Archive for the ‘Andrew Aksyonoff’ tag
This is an engaging short introduction to Sphinx. At 146 pages, you shouldn’t expect it to go into every detail, and it doesn’t. There are major topics that it omits entirely or mentions only tangentially, such as distributed searching across a cluster of machines, real-time updating of indexes and attributes, and so on. But although the book doesn’t boil the ocean, it does a great job at covering an introductory subset of Sphinx. It’s just the book you need to get rid of MyISAM full-text indexes and return MySQL to proper performance again.
This book is about how to get started with Sphinx: getting it up and running, basic configuration, creating and maintaining indexes, and querying with the SphinxAPI and SphinxQL languages. It covers relevance and ranking, so you can understand how Sphinx is different from most relevance engines and why it produces better results.
If you haven’t explored Sphinx, you should start with this book. If you know Sphinx, it might be redundant to you.
Either way, it’s a fun book to read. Andrew is a great writer with a charming sense of geeky humor, and he makes a lot of jokes in his examples. These don’t interfere with the learning, but they do make it a lot less dull. (It isn’t forced or overdone, either, unlike a lot of books that have to make constant Beatles references at every opportunity.)
Peter wrote about this recently, but I don’t know if it was really clear what was going on.
Point One: Sphinx can be contacted by the MySQL protocol. Not “as a MySQL storage engine.” Not “from MySQL.” It understands the MySQL protocol itself. So from the protocol point of view, the Sphinx search daemon can look just like a MySQL server.
Point Two: Sphinx understands a SQL-like query language. Don’t be fooled. You’re not writing SQL. It just looks like you are.
Point Three: Because of point One and point Two, you can use the mysql command-line client program to talk directly to Sphinx, with absolutely no MySQL server anywhere in sight. This also means you can connect to Sphinx from your application and query it, exactly like connecting to a MySQL server and querying it.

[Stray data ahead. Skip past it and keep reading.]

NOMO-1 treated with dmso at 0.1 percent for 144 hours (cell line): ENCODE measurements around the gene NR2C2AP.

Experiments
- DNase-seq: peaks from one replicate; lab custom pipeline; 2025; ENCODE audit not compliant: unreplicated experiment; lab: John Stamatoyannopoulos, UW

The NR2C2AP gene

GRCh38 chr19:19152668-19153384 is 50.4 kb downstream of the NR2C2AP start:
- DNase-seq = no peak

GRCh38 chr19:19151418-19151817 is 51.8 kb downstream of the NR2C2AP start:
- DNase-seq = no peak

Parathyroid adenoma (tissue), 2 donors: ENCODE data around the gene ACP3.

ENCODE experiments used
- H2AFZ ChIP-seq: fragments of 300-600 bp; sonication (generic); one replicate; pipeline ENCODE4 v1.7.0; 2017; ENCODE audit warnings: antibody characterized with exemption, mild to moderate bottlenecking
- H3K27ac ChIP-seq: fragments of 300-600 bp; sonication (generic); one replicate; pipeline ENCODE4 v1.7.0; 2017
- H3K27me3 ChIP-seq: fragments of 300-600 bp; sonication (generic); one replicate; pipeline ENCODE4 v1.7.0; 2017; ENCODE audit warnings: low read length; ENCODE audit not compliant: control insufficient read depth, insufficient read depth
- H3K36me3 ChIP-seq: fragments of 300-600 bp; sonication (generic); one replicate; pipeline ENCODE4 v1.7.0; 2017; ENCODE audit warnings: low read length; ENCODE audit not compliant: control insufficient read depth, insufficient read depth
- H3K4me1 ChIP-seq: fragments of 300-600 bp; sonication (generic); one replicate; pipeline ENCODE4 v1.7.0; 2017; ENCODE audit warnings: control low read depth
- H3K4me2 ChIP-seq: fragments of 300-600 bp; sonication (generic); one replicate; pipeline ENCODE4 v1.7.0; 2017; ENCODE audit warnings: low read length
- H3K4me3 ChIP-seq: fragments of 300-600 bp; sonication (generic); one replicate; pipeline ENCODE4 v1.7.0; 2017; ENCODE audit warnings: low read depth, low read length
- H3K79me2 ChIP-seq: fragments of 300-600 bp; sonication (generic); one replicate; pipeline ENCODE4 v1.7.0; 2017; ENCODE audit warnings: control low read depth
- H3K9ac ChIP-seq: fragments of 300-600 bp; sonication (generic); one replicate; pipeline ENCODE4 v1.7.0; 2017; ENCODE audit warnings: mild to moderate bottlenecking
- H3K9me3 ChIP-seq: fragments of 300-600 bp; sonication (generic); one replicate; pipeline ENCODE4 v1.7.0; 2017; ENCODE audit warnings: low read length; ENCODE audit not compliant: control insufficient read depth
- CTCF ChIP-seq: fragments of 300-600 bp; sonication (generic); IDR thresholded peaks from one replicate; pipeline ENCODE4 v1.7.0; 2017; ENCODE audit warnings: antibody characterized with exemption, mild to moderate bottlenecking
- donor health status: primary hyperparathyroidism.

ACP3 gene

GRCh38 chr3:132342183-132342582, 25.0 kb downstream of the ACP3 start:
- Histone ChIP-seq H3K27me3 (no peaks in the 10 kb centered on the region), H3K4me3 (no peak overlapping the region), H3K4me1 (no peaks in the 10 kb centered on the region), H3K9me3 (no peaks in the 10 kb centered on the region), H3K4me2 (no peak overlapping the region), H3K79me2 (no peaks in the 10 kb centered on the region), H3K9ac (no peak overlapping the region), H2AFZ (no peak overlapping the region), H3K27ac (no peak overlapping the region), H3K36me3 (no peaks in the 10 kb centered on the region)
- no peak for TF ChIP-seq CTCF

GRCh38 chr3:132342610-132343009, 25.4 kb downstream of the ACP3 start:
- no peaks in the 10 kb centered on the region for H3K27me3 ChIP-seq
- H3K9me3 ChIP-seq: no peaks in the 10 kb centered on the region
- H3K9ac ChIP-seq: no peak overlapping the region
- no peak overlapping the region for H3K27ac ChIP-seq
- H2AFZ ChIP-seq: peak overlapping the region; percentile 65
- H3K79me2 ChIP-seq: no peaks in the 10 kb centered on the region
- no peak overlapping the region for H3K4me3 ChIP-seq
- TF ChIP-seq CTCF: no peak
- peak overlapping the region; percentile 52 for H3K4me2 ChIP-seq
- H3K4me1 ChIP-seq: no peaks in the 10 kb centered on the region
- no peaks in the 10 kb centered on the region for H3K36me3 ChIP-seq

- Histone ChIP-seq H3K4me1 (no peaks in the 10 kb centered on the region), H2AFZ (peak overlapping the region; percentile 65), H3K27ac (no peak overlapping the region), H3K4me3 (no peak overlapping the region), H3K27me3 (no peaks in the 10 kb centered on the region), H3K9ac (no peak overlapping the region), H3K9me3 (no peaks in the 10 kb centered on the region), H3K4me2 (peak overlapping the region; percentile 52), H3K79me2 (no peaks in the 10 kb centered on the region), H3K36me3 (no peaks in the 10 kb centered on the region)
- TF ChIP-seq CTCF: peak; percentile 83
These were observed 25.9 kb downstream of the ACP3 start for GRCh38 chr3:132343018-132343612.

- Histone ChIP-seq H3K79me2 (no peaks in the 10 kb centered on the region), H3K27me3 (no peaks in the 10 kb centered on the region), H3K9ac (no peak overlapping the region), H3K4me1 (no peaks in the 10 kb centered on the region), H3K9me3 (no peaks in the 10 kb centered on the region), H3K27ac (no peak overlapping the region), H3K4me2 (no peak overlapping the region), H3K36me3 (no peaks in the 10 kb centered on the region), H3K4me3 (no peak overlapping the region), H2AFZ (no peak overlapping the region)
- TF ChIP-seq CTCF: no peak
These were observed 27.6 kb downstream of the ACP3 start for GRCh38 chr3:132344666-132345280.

Go take a look at Peter’s blog post. He’s not writing MySQL queries. He’s writing queries to Sphinx.
Now think about how cool this is — how easy this is to integrate with your code that already communicates with MySQL. Is there any other external full-text search system that masquerades as a MySQL server? I don’t know of one.
Having written about what I think is cool about the upcoming MySQL Conference and the MySQL Camp, now I want to finish up with what I’d like to see at the Percona Performance Conference. Just to recap, this is a conference we created to serve those who want to learn about performance — not “learn about MySQL,” not “learn about database performance,” just learn about performance, period.
I want to see everything. I think this is going to be the single best conference I’ve ever been to. Even the way the conference is organized is exciting. For example, it’s running from early morning till late at night, nonstop. The sessions are also (mostly) only 25 minutes. This means if you decide a session isn’t all that interesting, you didn’t spend much time on it, and you don’t have long to wait for the next one.
So here is a small sample of the sessions:
- CouchDB: Behind the Buzz (Jan Lehnardt)
- Performance Instrumentation: Beyond What You Do Now (Cary Millsap)
- Hive: Distributed Data Warehousing with Hadoop (Ashish Thusoo and Prasad Chakka, Facebook)
- High Performance Erlang (Jan Henry Nystrom)
These are not just people who’ve learned about something and want to talk at you. These are the inventors, the originators, the gurus. It is truly the who’s who, and that’s just a few of them. If you aren’t familiar with those names, Google them and see. And after that, why not Google Theo Schlossnagle, Eric Burton, Monty Widenius, Andrew Aksyonoff, and a few others.
I hope to see you there. Bring your business cards and introduce yourself to me!